Time to trade the Nissan Leaf for the Escalade? ‘Not so fast!’ says Carlypso


SAN CARLOS, CA. – Experts feared that U.S. electrical vehicle sales could take a hit when oil prices south of the border fell from around $110 per barrel to $59 per barrel, the lowest level since the financial crises in 2008-2009.

(All figures in U.S. funds.)

But Carlypso says its research shows they are wrong – at least for now.

“While one would expect electric car sales to take a tumble with gas prices at an all-time low, that is not, in fact, what our data shows,” Carlypso says.  

The company says it examined 28,074,658 U.S. car sales from January 2013 to December 2014 and found that electric vehicles are slowly gaining market share.

By the end of the first quarter in 2015, more than one per cent of all new vehicles purchased will likely be electric vehicles.

In December 2014, already .86 per cent of new vehicles purchased were electric vehicles with 3,500 units of Tesla's Model S, Nissan's Leaf at 3,102 Leaf, Chevrolet's Volt at 1,490 units and BMW's i3 at 1,013 units  representing more than 70 per cent of electric vehicles sales.

Carlypso says this analysis of gas prices and electric car sales was based on 28,074,658 used cars sales, of which 217,217 were electric vehicles, from January 2013 to December 2014.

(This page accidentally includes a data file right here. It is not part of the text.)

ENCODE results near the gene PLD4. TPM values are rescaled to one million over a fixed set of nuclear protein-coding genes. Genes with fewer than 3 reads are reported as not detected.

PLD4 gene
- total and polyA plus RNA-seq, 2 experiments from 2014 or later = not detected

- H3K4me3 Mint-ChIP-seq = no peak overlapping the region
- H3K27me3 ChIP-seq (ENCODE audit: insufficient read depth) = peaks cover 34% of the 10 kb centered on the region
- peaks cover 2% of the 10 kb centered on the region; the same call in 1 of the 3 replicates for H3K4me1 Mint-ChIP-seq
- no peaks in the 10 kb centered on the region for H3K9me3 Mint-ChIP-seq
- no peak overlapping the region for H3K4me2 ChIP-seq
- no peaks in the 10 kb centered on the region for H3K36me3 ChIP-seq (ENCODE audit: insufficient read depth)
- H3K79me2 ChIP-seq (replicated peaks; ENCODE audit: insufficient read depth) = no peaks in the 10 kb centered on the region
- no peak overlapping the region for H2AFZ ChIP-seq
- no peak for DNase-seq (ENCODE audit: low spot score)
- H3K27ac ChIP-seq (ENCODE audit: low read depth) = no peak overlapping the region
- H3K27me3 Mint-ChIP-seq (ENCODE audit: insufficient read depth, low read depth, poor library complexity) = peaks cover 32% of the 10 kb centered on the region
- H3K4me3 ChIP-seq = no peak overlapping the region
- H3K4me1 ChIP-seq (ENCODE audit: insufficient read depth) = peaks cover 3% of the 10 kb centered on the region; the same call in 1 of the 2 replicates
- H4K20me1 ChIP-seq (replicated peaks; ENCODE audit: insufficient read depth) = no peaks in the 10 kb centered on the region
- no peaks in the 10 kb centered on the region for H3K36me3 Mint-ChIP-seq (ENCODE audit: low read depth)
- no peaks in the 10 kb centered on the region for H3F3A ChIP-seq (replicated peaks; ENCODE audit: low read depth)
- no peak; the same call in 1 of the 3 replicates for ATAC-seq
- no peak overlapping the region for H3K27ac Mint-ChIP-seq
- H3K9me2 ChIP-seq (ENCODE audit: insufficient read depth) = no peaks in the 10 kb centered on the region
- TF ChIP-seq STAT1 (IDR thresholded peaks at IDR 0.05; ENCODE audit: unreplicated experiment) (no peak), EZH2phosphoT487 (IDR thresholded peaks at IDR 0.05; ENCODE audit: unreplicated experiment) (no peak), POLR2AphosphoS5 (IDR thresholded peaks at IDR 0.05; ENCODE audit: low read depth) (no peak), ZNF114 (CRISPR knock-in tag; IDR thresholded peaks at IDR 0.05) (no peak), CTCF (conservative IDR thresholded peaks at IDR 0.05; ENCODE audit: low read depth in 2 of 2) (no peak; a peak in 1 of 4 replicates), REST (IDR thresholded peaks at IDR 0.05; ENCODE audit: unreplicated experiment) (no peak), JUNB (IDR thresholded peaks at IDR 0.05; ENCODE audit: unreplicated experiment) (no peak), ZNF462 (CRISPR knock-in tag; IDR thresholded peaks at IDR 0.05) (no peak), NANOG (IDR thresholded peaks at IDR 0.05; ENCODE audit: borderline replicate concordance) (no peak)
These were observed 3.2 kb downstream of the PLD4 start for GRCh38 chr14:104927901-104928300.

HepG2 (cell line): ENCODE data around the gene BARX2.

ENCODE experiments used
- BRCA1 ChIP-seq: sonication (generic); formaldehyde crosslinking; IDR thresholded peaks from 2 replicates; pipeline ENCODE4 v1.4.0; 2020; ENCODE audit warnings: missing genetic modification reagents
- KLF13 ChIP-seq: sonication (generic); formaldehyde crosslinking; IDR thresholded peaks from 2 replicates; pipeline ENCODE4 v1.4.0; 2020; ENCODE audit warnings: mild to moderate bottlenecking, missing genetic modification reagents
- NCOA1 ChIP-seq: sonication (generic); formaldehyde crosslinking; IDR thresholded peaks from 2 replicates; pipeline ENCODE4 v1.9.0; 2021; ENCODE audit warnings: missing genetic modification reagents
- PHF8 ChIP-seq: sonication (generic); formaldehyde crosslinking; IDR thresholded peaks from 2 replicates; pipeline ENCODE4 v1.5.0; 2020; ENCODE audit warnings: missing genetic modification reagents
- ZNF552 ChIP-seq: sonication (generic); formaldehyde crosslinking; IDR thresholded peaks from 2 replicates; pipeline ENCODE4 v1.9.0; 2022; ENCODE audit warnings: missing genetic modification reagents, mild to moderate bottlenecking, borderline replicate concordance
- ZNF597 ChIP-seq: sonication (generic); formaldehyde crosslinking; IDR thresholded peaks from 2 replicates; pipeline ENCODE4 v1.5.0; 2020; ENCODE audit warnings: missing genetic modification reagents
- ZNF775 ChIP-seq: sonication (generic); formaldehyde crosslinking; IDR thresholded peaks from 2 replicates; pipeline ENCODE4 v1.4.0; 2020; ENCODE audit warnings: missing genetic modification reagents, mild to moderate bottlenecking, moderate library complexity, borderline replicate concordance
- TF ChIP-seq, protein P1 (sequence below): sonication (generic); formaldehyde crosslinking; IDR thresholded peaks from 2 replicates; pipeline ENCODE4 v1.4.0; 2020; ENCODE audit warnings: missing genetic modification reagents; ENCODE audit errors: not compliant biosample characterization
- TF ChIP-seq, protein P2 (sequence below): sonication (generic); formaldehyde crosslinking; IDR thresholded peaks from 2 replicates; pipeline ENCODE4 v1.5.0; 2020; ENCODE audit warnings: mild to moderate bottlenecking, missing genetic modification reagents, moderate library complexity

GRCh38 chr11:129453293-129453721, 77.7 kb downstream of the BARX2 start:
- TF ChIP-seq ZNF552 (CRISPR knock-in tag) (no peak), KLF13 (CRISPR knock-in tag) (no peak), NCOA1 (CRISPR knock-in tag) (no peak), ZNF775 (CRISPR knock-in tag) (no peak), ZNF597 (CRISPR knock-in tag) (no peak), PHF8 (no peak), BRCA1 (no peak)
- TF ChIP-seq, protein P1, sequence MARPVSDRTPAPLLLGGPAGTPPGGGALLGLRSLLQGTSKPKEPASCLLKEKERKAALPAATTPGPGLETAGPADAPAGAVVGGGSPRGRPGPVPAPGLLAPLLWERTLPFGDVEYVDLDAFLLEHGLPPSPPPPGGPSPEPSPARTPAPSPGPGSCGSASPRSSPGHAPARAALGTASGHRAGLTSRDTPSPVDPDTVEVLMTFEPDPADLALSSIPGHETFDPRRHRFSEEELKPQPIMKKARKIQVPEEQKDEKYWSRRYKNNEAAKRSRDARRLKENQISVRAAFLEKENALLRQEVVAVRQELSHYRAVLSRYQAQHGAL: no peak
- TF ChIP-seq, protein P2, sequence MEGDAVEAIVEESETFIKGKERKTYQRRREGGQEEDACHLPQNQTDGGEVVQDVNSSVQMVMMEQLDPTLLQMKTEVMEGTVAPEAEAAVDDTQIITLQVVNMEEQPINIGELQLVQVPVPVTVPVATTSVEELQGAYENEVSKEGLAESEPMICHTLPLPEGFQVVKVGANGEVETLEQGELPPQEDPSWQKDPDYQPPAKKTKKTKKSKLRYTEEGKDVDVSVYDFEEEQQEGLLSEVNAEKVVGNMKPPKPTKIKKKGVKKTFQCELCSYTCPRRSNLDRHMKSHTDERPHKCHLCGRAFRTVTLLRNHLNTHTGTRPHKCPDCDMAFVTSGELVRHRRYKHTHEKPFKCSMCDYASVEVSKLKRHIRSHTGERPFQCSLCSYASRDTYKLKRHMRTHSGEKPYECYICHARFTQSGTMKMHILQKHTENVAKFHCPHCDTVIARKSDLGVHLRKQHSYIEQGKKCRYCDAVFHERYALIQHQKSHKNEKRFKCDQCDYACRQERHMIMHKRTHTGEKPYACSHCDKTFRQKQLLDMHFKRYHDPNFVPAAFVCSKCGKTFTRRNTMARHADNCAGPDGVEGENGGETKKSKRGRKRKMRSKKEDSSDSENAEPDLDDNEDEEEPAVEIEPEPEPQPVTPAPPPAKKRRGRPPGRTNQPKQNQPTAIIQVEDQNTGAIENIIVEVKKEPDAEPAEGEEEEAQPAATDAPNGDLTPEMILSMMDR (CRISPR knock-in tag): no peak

In late 2008, with gas prices at or above $5 a gallon, an electric vehicle buyer could expect to save about $4,000 per year on gas compared to driving a medium sized SUV 1. Now those savings are less than half. 

The demand for trucks hasn't dramatically shifted upwards either in the short term. Despite oil prices falling precipitously, demand has remained
relatively consistent between 51 to 53 per cent of seasonally adjusted sales.

Most of the increased demand in light-truck (domestic and foreign) occurred as gas prices stabilized over 2013.

Carlypso says the study, published Jan. 20, looked at all categories of light-trucks representing 16.63M retailed units from January 2013 to December 2014.2

“The data is a bit surprising; the fact is no one is really changing behavior when it comes time to buying a car despite the savings at the pump.

“Consumers still want what they want when it comes to features and choosing certain brands and models,” says Carlyspo co-founder Nicholas Hinrichsen.

“We tell our customers to buy exactly what they want, and let the investors worry about the oil prices. Your vehicle's value and demand is unlikely to change despite the oil market – even though your charges at the pump may change.”

Stanford grads, Chris Coleman and founded the online used-car sales service in 2013. The company is located in California and serves the Los Angeles area. The founders say they have sold hundreds of car so far.